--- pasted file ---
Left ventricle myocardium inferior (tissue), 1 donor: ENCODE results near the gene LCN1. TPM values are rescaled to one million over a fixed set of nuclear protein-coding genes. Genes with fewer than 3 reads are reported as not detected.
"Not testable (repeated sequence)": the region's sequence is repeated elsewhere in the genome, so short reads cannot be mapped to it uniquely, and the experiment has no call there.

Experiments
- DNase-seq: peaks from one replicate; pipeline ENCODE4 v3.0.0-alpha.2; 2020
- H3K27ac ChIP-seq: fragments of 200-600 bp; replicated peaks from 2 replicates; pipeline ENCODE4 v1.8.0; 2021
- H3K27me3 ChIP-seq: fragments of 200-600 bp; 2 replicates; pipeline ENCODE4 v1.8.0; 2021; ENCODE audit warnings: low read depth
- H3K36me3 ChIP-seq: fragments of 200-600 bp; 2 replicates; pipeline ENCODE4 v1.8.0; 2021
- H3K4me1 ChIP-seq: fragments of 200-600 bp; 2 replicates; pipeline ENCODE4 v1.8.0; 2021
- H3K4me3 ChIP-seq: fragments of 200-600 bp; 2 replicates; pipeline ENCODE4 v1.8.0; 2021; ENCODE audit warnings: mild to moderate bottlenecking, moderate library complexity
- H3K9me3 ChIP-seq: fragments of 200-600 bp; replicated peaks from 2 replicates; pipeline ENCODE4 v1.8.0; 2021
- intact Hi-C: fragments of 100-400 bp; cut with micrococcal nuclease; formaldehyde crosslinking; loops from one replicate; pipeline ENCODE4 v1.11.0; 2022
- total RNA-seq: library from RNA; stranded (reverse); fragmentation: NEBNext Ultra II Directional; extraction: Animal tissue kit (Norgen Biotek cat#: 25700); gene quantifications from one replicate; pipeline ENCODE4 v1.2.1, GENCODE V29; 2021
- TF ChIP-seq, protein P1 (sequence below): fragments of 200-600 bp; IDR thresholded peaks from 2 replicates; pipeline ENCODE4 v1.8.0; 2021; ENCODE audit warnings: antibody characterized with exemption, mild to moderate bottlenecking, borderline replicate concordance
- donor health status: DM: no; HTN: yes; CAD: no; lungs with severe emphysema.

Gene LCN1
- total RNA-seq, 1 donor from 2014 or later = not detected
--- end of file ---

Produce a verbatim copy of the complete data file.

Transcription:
Left ventricle myocardium inferior (tissue), 1 donor: ENCODE results near the gene LCN1. TPM values are rescaled to one million over a fixed set of nuclear protein-coding genes. Genes with fewer than 3 reads are reported as not detected.
"Not testable (repeated sequence)": the region's sequence is repeated elsewhere in the genome, so short reads cannot be mapped to it uniquely, and the experiment has no call there.

Experiments
- DNase-seq: peaks from one replicate; pipeline ENCODE4 v3.0.0-alpha.2; 2020
- H3K27ac ChIP-seq: fragments of 200-600 bp; replicated peaks from 2 replicates; pipeline ENCODE4 v1.8.0; 2021
- H3K27me3 ChIP-seq: fragments of 200-600 bp; 2 replicates; pipeline ENCODE4 v1.8.0; 2021; ENCODE audit warnings: low read depth
- H3K36me3 ChIP-seq: fragments of 200-600 bp; 2 replicates; pipeline ENCODE4 v1.8.0; 2021
- H3K4me1 ChIP-seq: fragments of 200-600 bp; 2 replicates; pipeline ENCODE4 v1.8.0; 2021
- H3K4me3 ChIP-seq: fragments of 200-600 bp; 2 replicates; pipeline ENCODE4 v1.8.0; 2021; ENCODE audit warnings: mild to moderate bottlenecking, moderate library complexity
- H3K9me3 ChIP-seq: fragments of 200-600 bp; replicated peaks from 2 replicates; pipeline ENCODE4 v1.8.0; 2021
- intact Hi-C: fragments of 100-400 bp; cut with micrococcal nuclease; formaldehyde crosslinking; loops from one replicate; pipeline ENCODE4 v1.11.0; 2022
- total RNA-seq: library from RNA; stranded (reverse); fragmentation: NEBNext Ultra II Directional; extraction: Animal tissue kit (Norgen Biotek cat#: 25700); gene quantifications from one replicate; pipeline ENCODE4 v1.2.1, GENCODE V29; 2021
- TF ChIP-seq, protein P1 (sequence below): fragments of 200-600 bp; IDR thresholded peaks from 2 replicates; pipeline ENCODE4 v1.8.0; 2021; ENCODE audit warnings: antibody characterized with exemption, mild to moderate bottlenecking, borderline replicate concordance
- donor health status: DM: no; HTN: yes; CAD: no; lungs with severe emphysema.

Gene LCN1
- total RNA-seq, 1 donor from 2014 or later = not detected